The time when empires were hitting their stride also saw the emergence of new, more potent ‘imagined orders’. These included the new ‘universal’ religions – Buddhism, Zoroastrianism, Christianity and Islam – and, most Protean of all, money.

In discussing the new religions which emerged about that time, Harari pays especially close attention to Buddhism, in which he evidently has a profound and serious interest. If our desires arise from our imagined realities, then, given that the central insight of Buddhism is that suffering arises from desire and that true liberation means liberation from desire, its relevance is readily apparent.

As for money, which massively increased the volume and importance of trade, its imagined nature has been repeatedly commented on. Money’s power relies on the shared belief that other people will accept it in exchange for whatever you might want to buy from them. So long as that belief persists, money can link communities which have nothing else in common.

The most recent of the big revolutions started four or five centuries ago. Harari argues that this last revolution had three facets which were inextricably linked: science, capitalism and imperialism. And the idea that tied them all together was ‘progress’.

Progress is another ‘imagined reality’. Like law and money, it ‘works’ – and it really does work – because people believe in it. Without a belief in progress it makes no sense to invest in new inventions, voyages of exploration and so on. Belief in progress implies not just a confidence that the future will be better – whatever that means – but that putting your money on the future is a good bet.

There is no doubt that progress ‘works’ in the sense that it has delivered unprecedented comfort and security for equally unprecedented numbers of people, but the picture is much less rosy if you include the effects on non-human species. In one of his telling phrases, Harari suggests that modern agriculture ‘may turn out to be the biggest crime in history’. There is also the question of whether it makes people happier. Here the findings of modern science undermine the basic assumptions of consumerism: your average level of happiness is biologically programmed. We each have a kind of happiness thermostat which stops us from feeling too happy or too sad for too long. This is evidently part of the secret of our species’ amazing adaptability, but it relies on the assumption that happiness is identical with the kinds of ‘pleasure’ which can be associated with chemical processes in the brain. But this assumption is itself undermined when researchers look at what determines people’s overall, long-term, happiness. What counts here is, unsurprisingly, whatever gives their lives meaning – what they feel they live for. This is perhaps why the ‘Brave New World’ idea, in which we are all dosed with happiness chemicals, is so repellent to most people.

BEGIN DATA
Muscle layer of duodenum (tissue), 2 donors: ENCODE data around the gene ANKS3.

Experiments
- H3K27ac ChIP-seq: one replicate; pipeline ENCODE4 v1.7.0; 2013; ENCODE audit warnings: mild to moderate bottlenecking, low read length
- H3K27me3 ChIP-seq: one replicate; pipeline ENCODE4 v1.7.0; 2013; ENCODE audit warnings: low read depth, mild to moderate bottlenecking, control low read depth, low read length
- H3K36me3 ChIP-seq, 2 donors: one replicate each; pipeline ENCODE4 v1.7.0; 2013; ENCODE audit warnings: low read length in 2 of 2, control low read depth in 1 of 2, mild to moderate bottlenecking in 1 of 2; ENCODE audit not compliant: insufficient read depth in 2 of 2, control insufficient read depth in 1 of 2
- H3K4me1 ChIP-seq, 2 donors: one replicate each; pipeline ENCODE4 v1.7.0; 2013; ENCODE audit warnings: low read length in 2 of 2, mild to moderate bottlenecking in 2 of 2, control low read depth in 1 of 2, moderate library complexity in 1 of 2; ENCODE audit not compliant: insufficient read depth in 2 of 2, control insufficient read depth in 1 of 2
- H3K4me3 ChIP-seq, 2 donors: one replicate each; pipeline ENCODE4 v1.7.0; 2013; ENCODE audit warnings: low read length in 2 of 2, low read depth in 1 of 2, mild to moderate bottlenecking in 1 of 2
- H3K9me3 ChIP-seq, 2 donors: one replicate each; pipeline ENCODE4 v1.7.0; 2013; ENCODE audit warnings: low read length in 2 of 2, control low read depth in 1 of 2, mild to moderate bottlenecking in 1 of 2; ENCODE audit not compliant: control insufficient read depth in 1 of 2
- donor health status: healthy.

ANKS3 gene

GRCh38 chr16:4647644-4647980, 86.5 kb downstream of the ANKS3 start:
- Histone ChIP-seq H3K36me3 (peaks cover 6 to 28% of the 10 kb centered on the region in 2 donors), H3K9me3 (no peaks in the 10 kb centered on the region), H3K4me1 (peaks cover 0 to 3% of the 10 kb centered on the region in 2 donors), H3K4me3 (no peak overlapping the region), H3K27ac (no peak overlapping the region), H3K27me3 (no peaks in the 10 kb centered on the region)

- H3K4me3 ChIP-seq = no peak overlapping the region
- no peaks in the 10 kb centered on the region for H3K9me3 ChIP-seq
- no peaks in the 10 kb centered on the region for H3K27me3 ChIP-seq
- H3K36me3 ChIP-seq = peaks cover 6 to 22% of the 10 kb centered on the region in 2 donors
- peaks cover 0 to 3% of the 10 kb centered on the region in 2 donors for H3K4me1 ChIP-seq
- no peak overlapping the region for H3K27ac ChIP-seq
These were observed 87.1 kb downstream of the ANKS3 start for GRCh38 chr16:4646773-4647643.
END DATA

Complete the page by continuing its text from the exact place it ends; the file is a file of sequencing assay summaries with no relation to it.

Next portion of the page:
Progress relies on a collective belief in the possibility and desirability of ever more manipulation of the external world. It also relies on continuously unsatisfied desires. But these desires are not innate, they too are part of our ‘imagined order’. So, sooner or later the question has to arise – what’s it all for? ‘Progress’ drives us more and more to manipulate not just our surroundings but even ourselves. This began with technological means to overcome physical impairments, many of which, like glasses or hearing aids, are now so commonplace that we think nothing of them. More recently, these ‘repairs’ have extended to artificial limbs and organs, heart pacemakers and so on. Increasingly, however, these modifications are not repairs but ‘improvements’. Cosmetic surgery and even sex-change operations will soon look laughably primitive compared with the ‘enhancements’ which are promised in the very near future. But all the while we implicitly assume that what we are manipulating is still in some way external to ourselves. If a man decides that he can only be happy if he turns into a woman, he has no doubt that after the operation ‘she’ will still be the same person, that behind all the changes there will remain the same continuous self, for whose sake all this is being done, the one who says ‘I’. Here the relevance of Harari’s comments on Buddhism becomes even more apparent.

Harari foresees a near future in which all these technological ‘improvements’ will produce a new kind of human, for whom all of our values and desires – everything, in short, which has impelled us to create him – will be irrelevant. These humans will have ‘godlike’ powers (like most modern writers, Harari thinks of the ancient gods as resembling comic-book superheroes) but to what end? It is an unappealing prospect, which is perhaps why I have been in no rush to read his new book ‘Homo Deus: a Brief History of the Future’. Sapiens ends with another of his telling phrases: ‘Is there anything more dangerous than dissatisfied and irresponsible gods who don’t know what they want?’.

Felix Dux